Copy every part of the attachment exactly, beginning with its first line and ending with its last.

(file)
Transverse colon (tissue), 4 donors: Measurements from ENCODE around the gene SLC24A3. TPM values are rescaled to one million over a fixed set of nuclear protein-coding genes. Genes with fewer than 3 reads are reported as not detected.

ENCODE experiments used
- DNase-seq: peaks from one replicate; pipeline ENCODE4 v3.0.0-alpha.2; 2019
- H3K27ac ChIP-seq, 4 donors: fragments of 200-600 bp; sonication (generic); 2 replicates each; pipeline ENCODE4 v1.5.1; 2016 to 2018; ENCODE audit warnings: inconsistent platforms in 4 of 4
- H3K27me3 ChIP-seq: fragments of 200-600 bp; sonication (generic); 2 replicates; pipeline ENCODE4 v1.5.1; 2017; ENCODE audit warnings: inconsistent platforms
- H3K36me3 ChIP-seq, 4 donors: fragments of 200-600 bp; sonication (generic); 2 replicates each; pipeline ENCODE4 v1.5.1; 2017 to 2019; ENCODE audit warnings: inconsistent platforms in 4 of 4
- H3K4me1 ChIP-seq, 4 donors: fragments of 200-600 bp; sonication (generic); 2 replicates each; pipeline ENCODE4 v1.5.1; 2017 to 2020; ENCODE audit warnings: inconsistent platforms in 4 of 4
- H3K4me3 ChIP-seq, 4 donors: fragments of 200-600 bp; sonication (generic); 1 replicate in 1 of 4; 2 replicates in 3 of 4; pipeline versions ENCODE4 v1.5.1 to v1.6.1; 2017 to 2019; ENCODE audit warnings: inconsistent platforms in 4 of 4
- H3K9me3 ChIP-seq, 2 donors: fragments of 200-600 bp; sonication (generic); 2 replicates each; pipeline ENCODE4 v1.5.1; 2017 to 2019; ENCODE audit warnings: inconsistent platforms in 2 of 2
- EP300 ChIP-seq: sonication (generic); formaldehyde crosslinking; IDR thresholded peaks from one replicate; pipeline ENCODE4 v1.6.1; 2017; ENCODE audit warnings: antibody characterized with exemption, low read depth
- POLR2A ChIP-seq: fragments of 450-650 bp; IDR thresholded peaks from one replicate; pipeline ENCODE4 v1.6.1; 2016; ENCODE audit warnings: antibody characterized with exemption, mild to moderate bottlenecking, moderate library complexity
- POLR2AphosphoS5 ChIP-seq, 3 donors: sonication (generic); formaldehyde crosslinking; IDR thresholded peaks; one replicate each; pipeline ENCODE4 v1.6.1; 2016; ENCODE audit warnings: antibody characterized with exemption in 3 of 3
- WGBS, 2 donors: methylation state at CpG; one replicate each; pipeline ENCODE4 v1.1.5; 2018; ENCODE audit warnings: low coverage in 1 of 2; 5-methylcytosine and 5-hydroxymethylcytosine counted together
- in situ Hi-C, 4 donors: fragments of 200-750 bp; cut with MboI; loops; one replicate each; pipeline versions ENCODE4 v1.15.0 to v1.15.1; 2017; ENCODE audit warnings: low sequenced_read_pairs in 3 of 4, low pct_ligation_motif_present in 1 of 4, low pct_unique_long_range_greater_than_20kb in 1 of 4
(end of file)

Transverse colon (tissue), 4 donors: Measurements from ENCODE around the gene SLC24A3. TPM values are rescaled to one million over a fixed set of nuclear protein-coding genes. Genes with fewer than 3 reads are reported as not detected.

ENCODE experiments used
- DNase-seq: peaks from one replicate; pipeline ENCODE4 v3.0.0-alpha.2; 2019
- H3K27ac ChIP-seq, 4 donors: fragments of 200-600 bp; sonication (generic); 2 replicates each; pipeline ENCODE4 v1.5.1; 2016 to 2018; ENCODE audit warnings: inconsistent platforms in 4 of 4
- H3K27me3 ChIP-seq: fragments of 200-600 bp; sonication (generic); 2 replicates; pipeline ENCODE4 v1.5.1; 2017; ENCODE audit warnings: inconsistent platforms
- H3K36me3 ChIP-seq, 4 donors: fragments of 200-600 bp; sonication (generic); 2 replicates each; pipeline ENCODE4 v1.5.1; 2017 to 2019; ENCODE audit warnings: inconsistent platforms in 4 of 4
- H3K4me1 ChIP-seq, 4 donors: fragments of 200-600 bp; sonication (generic); 2 replicates each; pipeline ENCODE4 v1.5.1; 2017 to 2020; ENCODE audit warnings: inconsistent platforms in 4 of 4
- H3K4me3 ChIP-seq, 4 donors: fragments of 200-600 bp; sonication (generic); 1 replicate in 1 of 4; 2 replicates in 3 of 4; pipeline versions ENCODE4 v1.5.1 to v1.6.1; 2017 to 2019; ENCODE audit warnings: inconsistent platforms in 4 of 4
- H3K9me3 ChIP-seq, 2 donors: fragments of 200-600 bp; sonication (generic); 2 replicates each; pipeline ENCODE4 v1.5.1; 2017 to 2019; ENCODE audit warnings: inconsistent platforms in 2 of 2
- EP300 ChIP-seq: sonication (generic); formaldehyde crosslinking; IDR thresholded peaks from one replicate; pipeline ENCODE4 v1.6.1; 2017; ENCODE audit warnings: antibody characterized with exemption, low read depth
- POLR2A ChIP-seq: fragments of 450-650 bp; IDR thresholded peaks from one replicate; pipeline ENCODE4 v1.6.1; 2016; ENCODE audit warnings: antibody characterized with exemption, mild to moderate bottlenecking, moderate library complexity
- POLR2AphosphoS5 ChIP-seq, 3 donors: sonication (generic); formaldehyde crosslinking; IDR thresholded peaks; one replicate each; pipeline ENCODE4 v1.6.1; 2016; ENCODE audit warnings: antibody characterized with exemption in 3 of 3
- WGBS, 2 donors: methylation state at CpG; one replicate each; pipeline ENCODE4 v1.1.5; 2018; ENCODE audit warnings: low coverage in 1 of 2; 5-methylcytosine and 5-hydroxymethylcytosine counted together
- in situ Hi-C, 4 donors: fragments of 200-750 bp; cut with MboI; loops; one replicate each; pipeline versions ENCODE4 v1.15.0 to v1.15.1; 2017; ENCODE audit warnings: low sequenced_read_pairs in 3 of 4, low pct_ligation_motif_present in 1 of 4, low pct_unique_long_range_greater_than_20kb in 1 of 4